Cameron Turner

*Unlike Amnesty International and some of the other groups and individuals protesting the death sentence affirmed Troy Davis case, I am not philosophically opposed to capital punishment.

I believe that some crimes are so vicious and so vast in their impact that death is the appropriate penalty.  However, this ultimate sentence should only be imposed when there is clear, undeniable proof of guilt.  No such proof exists against Troy Davis, and that is why the State of Georgia’s decision to execute him is an appalling, miscarriage of justice!

Last summer, the US Supreme Court ordered the State of Georgia to hold a special hearing to examine new evidence in the Troy Davis case.  During that hearing, 7 out of 9 witnesses who originally identified Davis as the killer of Savannah, Georgia police officer Mark MacPhail recanted their testimony.  Some said police pressured them to blame Davis, and others fingered a different man as the shooter.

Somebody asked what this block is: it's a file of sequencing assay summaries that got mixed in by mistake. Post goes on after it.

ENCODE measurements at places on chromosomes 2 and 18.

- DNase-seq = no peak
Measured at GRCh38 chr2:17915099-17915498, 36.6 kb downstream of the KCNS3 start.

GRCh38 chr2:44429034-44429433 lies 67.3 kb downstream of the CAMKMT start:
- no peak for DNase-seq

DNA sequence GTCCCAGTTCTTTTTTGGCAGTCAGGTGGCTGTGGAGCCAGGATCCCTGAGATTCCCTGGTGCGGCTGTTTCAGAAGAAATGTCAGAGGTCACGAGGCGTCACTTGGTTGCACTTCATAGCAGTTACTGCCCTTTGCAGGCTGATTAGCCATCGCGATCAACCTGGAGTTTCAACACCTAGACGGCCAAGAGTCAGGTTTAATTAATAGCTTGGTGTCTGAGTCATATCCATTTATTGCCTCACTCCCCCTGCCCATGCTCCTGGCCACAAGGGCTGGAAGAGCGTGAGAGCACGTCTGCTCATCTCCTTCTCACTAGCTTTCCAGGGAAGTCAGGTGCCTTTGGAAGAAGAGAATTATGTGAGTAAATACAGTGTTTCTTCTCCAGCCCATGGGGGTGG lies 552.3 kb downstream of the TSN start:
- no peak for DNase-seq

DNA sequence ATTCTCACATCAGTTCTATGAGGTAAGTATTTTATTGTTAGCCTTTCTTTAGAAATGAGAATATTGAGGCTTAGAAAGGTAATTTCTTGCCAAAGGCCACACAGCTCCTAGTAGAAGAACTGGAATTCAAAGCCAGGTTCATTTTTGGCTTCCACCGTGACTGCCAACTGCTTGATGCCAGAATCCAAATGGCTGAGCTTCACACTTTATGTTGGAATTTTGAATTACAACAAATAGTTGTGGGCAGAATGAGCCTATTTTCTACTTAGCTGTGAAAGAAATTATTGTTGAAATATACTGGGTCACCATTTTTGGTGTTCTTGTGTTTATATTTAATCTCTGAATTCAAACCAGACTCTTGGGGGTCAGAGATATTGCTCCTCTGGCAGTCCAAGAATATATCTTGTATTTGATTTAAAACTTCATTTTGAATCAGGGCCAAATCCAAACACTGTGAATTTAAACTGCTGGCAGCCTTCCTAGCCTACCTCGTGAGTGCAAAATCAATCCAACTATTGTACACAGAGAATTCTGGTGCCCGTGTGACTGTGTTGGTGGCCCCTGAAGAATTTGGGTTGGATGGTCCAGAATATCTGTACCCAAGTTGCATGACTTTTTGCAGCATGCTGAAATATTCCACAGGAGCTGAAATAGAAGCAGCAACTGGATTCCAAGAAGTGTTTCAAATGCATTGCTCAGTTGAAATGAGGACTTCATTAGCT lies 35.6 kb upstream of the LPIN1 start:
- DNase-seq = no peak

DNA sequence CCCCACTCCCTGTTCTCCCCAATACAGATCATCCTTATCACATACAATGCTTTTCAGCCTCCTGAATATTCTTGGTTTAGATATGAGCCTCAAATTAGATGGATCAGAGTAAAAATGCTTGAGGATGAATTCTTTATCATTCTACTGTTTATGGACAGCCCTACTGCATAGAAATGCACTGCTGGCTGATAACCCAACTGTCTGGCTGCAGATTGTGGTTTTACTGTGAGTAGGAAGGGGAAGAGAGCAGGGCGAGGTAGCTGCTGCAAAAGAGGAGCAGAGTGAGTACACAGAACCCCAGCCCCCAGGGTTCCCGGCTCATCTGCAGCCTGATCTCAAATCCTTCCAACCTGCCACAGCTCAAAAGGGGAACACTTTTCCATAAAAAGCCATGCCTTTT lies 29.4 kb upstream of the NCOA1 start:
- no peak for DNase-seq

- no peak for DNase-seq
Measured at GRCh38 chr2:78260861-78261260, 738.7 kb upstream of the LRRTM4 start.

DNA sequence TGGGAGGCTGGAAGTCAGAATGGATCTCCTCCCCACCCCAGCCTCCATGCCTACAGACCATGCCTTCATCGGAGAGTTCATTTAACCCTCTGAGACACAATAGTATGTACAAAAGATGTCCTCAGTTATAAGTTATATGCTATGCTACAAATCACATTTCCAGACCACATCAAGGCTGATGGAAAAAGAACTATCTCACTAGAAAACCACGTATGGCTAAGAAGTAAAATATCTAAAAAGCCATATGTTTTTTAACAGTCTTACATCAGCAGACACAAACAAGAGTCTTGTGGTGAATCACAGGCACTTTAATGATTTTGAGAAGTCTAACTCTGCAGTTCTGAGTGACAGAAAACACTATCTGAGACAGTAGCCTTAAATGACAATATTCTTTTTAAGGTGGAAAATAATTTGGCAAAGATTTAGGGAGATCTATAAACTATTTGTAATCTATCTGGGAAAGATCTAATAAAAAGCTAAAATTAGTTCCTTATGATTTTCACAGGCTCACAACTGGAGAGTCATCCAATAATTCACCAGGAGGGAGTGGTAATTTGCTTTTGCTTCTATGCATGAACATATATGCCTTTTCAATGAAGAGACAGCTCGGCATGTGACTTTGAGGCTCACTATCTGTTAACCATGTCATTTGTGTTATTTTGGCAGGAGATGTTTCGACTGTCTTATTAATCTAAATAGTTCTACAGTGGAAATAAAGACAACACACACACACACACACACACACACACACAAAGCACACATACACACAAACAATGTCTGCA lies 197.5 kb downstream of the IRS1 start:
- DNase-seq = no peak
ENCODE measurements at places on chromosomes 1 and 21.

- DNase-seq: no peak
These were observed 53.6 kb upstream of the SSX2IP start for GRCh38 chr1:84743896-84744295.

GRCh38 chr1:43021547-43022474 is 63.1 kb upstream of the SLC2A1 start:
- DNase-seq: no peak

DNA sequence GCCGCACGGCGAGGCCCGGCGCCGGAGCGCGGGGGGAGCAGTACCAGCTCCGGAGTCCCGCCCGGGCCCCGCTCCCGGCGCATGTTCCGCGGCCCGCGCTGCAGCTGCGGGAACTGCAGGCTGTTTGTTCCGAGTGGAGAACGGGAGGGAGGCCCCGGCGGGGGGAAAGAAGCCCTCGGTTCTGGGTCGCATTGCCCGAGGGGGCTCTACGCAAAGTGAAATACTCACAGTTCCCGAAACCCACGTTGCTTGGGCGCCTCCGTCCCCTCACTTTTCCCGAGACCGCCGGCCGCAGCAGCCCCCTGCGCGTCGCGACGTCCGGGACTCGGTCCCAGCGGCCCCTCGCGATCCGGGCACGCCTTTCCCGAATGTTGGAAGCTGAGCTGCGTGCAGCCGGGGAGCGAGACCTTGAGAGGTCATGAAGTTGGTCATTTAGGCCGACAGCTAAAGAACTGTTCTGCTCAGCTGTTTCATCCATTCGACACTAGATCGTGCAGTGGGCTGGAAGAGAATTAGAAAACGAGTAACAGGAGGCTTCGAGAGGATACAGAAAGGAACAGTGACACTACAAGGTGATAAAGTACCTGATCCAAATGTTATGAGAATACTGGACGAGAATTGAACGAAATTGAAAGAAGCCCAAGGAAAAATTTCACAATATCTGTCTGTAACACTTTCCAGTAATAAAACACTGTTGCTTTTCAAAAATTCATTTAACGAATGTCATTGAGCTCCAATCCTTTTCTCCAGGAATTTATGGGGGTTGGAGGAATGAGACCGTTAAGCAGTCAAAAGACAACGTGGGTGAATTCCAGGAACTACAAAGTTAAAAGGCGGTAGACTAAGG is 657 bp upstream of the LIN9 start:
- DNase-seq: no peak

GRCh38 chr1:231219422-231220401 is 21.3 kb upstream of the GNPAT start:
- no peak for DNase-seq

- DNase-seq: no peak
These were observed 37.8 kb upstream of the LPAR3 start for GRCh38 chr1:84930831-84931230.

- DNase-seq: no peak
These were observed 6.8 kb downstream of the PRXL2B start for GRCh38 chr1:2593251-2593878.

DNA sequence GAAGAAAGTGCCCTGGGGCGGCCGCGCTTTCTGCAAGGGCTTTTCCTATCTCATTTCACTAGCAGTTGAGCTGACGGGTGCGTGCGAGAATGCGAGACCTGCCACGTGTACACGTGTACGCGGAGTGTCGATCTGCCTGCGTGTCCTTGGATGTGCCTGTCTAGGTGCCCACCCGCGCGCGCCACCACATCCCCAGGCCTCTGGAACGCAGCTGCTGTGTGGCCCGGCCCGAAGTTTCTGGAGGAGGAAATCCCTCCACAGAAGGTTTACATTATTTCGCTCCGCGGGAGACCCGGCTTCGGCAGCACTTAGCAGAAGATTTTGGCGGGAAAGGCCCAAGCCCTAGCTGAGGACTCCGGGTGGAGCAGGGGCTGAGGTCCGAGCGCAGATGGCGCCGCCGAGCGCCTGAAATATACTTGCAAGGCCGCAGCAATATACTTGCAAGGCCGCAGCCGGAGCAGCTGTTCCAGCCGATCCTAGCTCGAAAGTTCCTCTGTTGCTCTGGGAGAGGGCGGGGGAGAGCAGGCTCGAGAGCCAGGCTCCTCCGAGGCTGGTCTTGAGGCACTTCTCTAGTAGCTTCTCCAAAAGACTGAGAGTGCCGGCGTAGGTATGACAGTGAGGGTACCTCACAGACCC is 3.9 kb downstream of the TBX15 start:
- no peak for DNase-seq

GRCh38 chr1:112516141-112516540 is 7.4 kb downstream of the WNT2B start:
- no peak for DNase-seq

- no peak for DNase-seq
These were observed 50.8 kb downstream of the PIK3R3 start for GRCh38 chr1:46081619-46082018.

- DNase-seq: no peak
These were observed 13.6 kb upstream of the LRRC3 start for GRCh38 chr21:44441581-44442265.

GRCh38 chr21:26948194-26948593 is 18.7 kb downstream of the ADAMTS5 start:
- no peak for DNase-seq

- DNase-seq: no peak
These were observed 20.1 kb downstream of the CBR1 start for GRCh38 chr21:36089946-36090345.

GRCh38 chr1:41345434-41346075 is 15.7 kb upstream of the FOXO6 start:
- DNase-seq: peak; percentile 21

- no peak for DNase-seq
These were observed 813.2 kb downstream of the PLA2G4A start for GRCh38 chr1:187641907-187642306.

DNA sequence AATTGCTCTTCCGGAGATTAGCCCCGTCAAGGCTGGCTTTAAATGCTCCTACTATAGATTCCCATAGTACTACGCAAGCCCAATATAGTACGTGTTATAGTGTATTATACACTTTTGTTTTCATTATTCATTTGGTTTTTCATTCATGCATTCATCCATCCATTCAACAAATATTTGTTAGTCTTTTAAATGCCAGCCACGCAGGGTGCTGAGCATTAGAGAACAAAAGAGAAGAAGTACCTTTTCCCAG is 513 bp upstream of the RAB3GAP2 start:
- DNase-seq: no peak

Those and other findings prompted former FBI director Williams Sessions to argue that Troy Davis should not be executed, and that his sentence should be commuted to life in prison.  Sessions stated in an op-ed piece for the Atlanta Journal Constitution last week:

“…the evidence in this case — consisting almost entirely of conflicting stories, testimonies and statements — is inadequate to      the task of convincingly establishing either Davis’ guilt or his innocence. Without DNA or other forms of physical or scientific evidence that can be objectively measured and tested, it is possible that doubts about guilt in this case will never be resolved.  However, when it comes to the sentence of death, there should be no room for doubt. I believe there is no more serious crime than the murder of a law enforcement officer who was putting his or her life on the line to protect innocent bystanders. However, justice is not done for Officer Mark Allen MacPhail Sr. if the wrong man is punished.”

The death penalty has its place in our criminal justice system.  But when it is applied wrongfully, as in the Troy Davis case, capital punishment loses all validity as a form of justice and becomes, simply, criminal.

Thank you for listening.  I’m Cameron Turner and that’s my two cents.